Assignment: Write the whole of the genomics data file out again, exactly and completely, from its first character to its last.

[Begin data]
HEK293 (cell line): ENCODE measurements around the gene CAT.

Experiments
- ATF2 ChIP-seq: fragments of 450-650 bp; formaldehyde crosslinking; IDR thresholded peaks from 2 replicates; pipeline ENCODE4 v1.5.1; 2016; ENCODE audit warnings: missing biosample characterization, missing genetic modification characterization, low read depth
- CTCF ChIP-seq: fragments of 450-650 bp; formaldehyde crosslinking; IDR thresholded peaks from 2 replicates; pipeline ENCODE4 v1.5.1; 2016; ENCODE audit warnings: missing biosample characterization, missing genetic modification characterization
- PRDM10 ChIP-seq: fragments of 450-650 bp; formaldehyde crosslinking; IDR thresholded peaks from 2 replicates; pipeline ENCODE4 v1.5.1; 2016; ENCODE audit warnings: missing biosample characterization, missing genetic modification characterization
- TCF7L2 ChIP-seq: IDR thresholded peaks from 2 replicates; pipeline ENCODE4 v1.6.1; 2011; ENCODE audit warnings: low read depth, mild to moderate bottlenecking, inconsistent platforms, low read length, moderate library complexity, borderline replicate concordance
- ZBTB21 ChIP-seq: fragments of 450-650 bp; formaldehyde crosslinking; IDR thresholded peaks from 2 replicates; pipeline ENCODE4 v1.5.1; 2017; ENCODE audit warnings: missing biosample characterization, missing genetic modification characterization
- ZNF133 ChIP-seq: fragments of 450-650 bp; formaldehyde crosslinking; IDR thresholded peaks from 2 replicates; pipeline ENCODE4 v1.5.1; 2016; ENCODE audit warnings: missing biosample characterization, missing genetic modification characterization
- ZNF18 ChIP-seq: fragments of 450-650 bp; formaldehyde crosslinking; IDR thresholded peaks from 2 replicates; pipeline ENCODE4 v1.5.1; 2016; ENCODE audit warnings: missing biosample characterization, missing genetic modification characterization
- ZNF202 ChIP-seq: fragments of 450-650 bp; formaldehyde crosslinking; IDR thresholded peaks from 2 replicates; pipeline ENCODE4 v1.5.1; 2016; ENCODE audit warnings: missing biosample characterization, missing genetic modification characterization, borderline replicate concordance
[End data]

HEK293 (cell line): ENCODE measurements around the gene CAT.

Experiments
- ATF2 ChIP-seq: fragments of 450-650 bp; formaldehyde crosslinking; IDR thresholded peaks from 2 replicates; pipeline ENCODE4 v1.5.1; 2016; ENCODE audit warnings: missing biosample characterization, missing genetic modification characterization, low read depth
- CTCF ChIP-seq: fragments of 450-650 bp; formaldehyde crosslinking; IDR thresholded peaks from 2 replicates; pipeline ENCODE4 v1.5.1; 2016; ENCODE audit warnings: missing biosample characterization, missing genetic modification characterization
- PRDM10 ChIP-seq: fragments of 450-650 bp; formaldehyde crosslinking; IDR thresholded peaks from 2 replicates; pipeline ENCODE4 v1.5.1; 2016; ENCODE audit warnings: missing biosample characterization, missing genetic modification characterization
- TCF7L2 ChIP-seq: IDR thresholded peaks from 2 replicates; pipeline ENCODE4 v1.6.1; 2011; ENCODE audit warnings: low read depth, mild to moderate bottlenecking, inconsistent platforms, low read length, moderate library complexity, borderline replicate concordance
- ZBTB21 ChIP-seq: fragments of 450-650 bp; formaldehyde crosslinking; IDR thresholded peaks from 2 replicates; pipeline ENCODE4 v1.5.1; 2017; ENCODE audit warnings: missing biosample characterization, missing genetic modification characterization
- ZNF133 ChIP-seq: fragments of 450-650 bp; formaldehyde crosslinking; IDR thresholded peaks from 2 replicates; pipeline ENCODE4 v1.5.1; 2016; ENCODE audit warnings: missing biosample characterization, missing genetic modification characterization
- ZNF18 ChIP-seq: fragments of 450-650 bp; formaldehyde crosslinking; IDR thresholded peaks from 2 replicates; pipeline ENCODE4 v1.5.1; 2016; ENCODE audit warnings: missing biosample characterization, missing genetic modification characterization
- ZNF202 ChIP-seq: fragments of 450-650 bp; formaldehyde crosslinking; IDR thresholded peaks from 2 replicates; pipeline ENCODE4 v1.5.1; 2016; ENCODE audit warnings: missing biosample characterization, missing genetic modification characterization, borderline replicate concordance